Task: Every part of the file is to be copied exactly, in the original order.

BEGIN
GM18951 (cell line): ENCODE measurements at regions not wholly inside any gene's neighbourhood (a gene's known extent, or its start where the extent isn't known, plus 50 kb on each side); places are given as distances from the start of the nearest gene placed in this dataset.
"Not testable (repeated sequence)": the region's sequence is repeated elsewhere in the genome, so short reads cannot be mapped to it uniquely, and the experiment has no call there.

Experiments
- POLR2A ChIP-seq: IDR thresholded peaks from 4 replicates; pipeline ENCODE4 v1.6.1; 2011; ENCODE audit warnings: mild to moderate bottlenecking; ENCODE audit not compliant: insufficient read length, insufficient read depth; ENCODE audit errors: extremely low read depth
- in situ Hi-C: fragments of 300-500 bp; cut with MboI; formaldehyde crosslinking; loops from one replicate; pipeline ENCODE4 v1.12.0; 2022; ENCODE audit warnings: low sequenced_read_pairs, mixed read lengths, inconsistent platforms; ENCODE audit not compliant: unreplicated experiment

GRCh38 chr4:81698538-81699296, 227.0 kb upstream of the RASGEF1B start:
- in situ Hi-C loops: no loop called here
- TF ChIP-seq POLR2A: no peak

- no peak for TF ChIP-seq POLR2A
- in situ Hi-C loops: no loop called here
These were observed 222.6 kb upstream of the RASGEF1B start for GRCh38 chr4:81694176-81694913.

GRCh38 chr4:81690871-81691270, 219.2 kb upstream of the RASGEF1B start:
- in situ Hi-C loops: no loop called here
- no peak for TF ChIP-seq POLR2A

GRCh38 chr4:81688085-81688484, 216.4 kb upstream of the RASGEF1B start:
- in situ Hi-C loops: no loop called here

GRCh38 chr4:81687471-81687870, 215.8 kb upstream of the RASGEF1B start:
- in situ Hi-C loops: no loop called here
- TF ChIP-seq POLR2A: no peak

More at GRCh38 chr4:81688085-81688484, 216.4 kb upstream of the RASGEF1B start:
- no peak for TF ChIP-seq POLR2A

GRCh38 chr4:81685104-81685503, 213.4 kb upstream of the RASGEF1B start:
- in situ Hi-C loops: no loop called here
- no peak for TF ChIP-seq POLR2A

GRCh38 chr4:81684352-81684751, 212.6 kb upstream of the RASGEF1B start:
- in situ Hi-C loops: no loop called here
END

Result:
GM18951 (cell line): ENCODE measurements at regions not wholly inside any gene's neighbourhood (a gene's known extent, or its start where the extent isn't known, plus 50 kb on each side); places are given as distances from the start of the nearest gene placed in this dataset.
"Not testable (repeated sequence)": the region's sequence is repeated elsewhere in the genome, so short reads cannot be mapped to it uniquely, and the experiment has no call there.

Experiments
- POLR2A ChIP-seq: IDR thresholded peaks from 4 replicates; pipeline ENCODE4 v1.6.1; 2011; ENCODE audit warnings: mild to moderate bottlenecking; ENCODE audit not compliant: insufficient read length, insufficient read depth; ENCODE audit errors: extremely low read depth
- in situ Hi-C: fragments of 300-500 bp; cut with MboI; formaldehyde crosslinking; loops from one replicate; pipeline ENCODE4 v1.12.0; 2022; ENCODE audit warnings: low sequenced_read_pairs, mixed read lengths, inconsistent platforms; ENCODE audit not compliant: unreplicated experiment

GRCh38 chr4:81698538-81699296, 227.0 kb upstream of the RASGEF1B start:
- in situ Hi-C loops: no loop called here
- TF ChIP-seq POLR2A: no peak

- no peak for TF ChIP-seq POLR2A
- in situ Hi-C loops: no loop called here
These were observed 222.6 kb upstream of the RASGEF1B start for GRCh38 chr4:81694176-81694913.

GRCh38 chr4:81690871-81691270, 219.2 kb upstream of the RASGEF1B start:
- in situ Hi-C loops: no loop called here
- no peak for TF ChIP-seq POLR2A

GRCh38 chr4:81688085-81688484, 216.4 kb upstream of the RASGEF1B start:
- in situ Hi-C loops: no loop called here

GRCh38 chr4:81687471-81687870, 215.8 kb upstream of the RASGEF1B start:
- in situ Hi-C loops: no loop called here
- TF ChIP-seq POLR2A: no peak

More at GRCh38 chr4:81688085-81688484, 216.4 kb upstream of the RASGEF1B start:
- no peak for TF ChIP-seq POLR2A

GRCh38 chr4:81685104-81685503, 213.4 kb upstream of the RASGEF1B start:
- in situ Hi-C loops: no loop called here
- no peak for TF ChIP-seq POLR2A

GRCh38 chr4:81684352-81684751, 212.6 kb upstream of the RASGEF1B start:
- in situ Hi-C loops: no loop called here